Why Vook Became Pronoun to Keep Chasing a Share of E-Publishing

With a new name and a few changes in strategy, a New York-based e-publishing company is still trying to become a central character in the next chapter of digital books.

In June, Avalon Ventures invested $3.5 million into Pronoun, previously known as Vook. Pronoun’s CEO Josh Brody likens the evolution of digital publishing to the way videos and music proliferated online. However, there is more to the industry than turning manuscripts into e-books, he says: “As the book business shifted online, the traditional forms of market research were becoming irrelevant for the decisions publishers needed to make.”

A gap exists, he says, in how authors of e-books get discovered and promoted. Back when his company was still called Vook, it offered authors software tools to quickly publish and promote their digital titles. The company gives authors a way to get their e-books distributed through Amazon, Barnes & Noble, Google, and Apple, and has collected data so authors can make decisions on how to price and categorize their titles, says Brody, who joined Vook via an acquisition in 2014. Over the years, Vook worked with The New York Times, Fast Company, and The Wall Street Journal, as well as independent authors.

Vook, co-founded by Brad Inman, has gone through some growing pains since its birth in 2009 in the San Francisco Bay Area, and relocation to New York. At first, the company combined videos and books, hence the name Vook, in a multimedia package. Over its history, Vook raised some $7.8 million before the rebranding.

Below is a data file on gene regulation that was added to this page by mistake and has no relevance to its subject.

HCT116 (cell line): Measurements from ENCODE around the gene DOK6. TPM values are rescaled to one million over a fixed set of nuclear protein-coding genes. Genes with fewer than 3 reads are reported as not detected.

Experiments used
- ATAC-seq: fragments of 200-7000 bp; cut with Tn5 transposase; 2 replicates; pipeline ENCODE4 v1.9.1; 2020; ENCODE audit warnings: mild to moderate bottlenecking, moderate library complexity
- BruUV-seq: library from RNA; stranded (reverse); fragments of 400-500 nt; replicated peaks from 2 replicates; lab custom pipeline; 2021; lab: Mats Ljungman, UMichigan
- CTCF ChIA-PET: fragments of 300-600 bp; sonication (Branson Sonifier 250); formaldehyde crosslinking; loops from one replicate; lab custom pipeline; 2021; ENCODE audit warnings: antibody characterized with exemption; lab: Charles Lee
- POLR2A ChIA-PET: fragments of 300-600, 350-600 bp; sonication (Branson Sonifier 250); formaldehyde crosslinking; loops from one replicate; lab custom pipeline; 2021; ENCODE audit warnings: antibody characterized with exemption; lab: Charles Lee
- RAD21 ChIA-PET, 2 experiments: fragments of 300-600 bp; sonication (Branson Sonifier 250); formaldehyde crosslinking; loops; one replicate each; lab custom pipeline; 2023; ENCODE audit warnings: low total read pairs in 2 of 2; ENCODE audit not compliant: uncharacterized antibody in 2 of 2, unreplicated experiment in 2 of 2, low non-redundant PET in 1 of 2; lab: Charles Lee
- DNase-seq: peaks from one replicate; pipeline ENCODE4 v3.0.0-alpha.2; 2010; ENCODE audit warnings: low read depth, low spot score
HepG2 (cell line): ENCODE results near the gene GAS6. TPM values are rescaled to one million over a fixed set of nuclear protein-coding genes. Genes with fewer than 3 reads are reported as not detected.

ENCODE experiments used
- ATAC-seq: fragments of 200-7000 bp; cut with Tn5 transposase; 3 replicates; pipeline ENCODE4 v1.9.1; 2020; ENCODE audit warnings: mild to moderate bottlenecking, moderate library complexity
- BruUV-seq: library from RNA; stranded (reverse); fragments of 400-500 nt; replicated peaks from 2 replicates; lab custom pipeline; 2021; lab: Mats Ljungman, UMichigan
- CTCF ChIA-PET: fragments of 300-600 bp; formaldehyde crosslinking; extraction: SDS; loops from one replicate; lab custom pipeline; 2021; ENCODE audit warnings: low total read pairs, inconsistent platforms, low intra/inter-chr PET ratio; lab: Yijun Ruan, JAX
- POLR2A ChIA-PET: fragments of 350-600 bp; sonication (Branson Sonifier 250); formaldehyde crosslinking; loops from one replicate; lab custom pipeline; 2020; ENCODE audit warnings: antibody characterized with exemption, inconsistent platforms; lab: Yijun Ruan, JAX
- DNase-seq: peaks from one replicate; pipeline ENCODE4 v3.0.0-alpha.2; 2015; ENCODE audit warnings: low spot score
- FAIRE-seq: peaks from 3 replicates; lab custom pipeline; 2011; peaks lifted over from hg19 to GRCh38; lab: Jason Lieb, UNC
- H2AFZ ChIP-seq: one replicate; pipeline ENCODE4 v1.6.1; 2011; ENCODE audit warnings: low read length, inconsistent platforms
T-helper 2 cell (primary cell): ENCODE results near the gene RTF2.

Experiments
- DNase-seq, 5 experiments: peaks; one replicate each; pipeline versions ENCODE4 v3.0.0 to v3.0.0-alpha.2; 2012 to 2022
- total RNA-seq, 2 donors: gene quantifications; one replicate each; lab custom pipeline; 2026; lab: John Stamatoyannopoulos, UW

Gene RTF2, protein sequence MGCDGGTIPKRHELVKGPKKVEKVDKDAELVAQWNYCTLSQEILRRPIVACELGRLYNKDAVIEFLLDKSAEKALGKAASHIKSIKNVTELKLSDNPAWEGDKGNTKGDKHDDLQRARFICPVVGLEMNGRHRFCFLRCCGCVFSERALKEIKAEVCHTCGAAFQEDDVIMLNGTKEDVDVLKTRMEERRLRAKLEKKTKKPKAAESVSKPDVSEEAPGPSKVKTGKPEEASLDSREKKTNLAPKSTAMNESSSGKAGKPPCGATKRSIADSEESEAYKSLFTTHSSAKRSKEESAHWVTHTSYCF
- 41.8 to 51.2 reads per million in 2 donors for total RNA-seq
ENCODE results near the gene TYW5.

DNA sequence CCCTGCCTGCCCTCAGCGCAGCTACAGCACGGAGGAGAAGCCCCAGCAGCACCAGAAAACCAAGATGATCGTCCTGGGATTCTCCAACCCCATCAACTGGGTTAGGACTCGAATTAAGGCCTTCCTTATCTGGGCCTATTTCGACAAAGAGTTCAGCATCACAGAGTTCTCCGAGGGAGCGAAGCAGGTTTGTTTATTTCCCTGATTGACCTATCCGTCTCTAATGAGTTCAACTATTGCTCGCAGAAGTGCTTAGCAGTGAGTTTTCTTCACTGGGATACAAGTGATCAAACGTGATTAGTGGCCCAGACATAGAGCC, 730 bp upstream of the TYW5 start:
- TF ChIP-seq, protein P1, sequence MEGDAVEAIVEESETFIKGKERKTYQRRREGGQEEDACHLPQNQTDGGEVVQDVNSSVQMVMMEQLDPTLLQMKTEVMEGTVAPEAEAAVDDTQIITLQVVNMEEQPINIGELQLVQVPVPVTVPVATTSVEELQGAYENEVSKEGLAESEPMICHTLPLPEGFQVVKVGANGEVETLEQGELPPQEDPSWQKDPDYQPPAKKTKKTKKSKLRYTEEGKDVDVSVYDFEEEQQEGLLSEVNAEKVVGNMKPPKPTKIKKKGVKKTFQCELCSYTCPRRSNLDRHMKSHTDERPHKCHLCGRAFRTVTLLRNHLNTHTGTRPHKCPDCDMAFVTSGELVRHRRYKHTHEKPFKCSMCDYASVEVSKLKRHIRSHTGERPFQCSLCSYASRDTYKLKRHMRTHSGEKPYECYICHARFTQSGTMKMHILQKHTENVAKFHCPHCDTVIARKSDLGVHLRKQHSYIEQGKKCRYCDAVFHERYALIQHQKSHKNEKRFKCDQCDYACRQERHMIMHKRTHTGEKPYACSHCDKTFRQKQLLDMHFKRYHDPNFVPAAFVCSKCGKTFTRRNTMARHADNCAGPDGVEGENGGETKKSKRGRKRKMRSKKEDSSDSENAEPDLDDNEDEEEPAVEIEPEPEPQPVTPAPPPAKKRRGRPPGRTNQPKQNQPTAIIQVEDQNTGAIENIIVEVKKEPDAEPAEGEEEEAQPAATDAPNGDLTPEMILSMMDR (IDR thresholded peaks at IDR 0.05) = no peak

The video-embedded in digital books strategy faded to the background as Vook went on to land deals with media companies to quickly publish e-titles. For example, the company could produce e-books for The New York Times that repurposed or augmented stories from the core newspaper within a few hours, Brody says, to be sold or given away to subscribers. That compares with traditional publishers, who could take up to 24 months to get a book on shelves.

Back in 2010, while Vook was getting off the ground, Brody separately co-founded and led a startup called Booklr, which provided data and analytics on the burgeoning e-book marketplace. In February 2014, Vook acquired Booklr, combining that data research with digital publishing services, Brody says. He came onboard at Vook as chief operating officer, then later became CEO.

These days as Pronoun—the name Brody says was adopted in May to better reflect a forward focus—the company helps authors find copy editors, cover artists, and publicists to work with, in addition to its other e-publishing services. Further, the company wants to help authors take more control of the economics behind the publishing industry, he says.

Brody says Pronoun is an “author-first” platform, compared with the old standards of the industry where publishers control what books get released and their distribution. “In return for licensing your rights, publishers gave you a modest advance, but then they were the majority owners of the profits going forward,” he says.

Some of the new funding for Pronoun, he says, will go towards expanding the staff of 20 in such areas as engineering and product development. Other investors in the company include Lerer Hippeau Ventures, SV Angel, Floodgate, Founder Collective, Baseline Ventures, VantagePoint Capital Partners, Felicis Ventures, and Tribeca Venture Partners.

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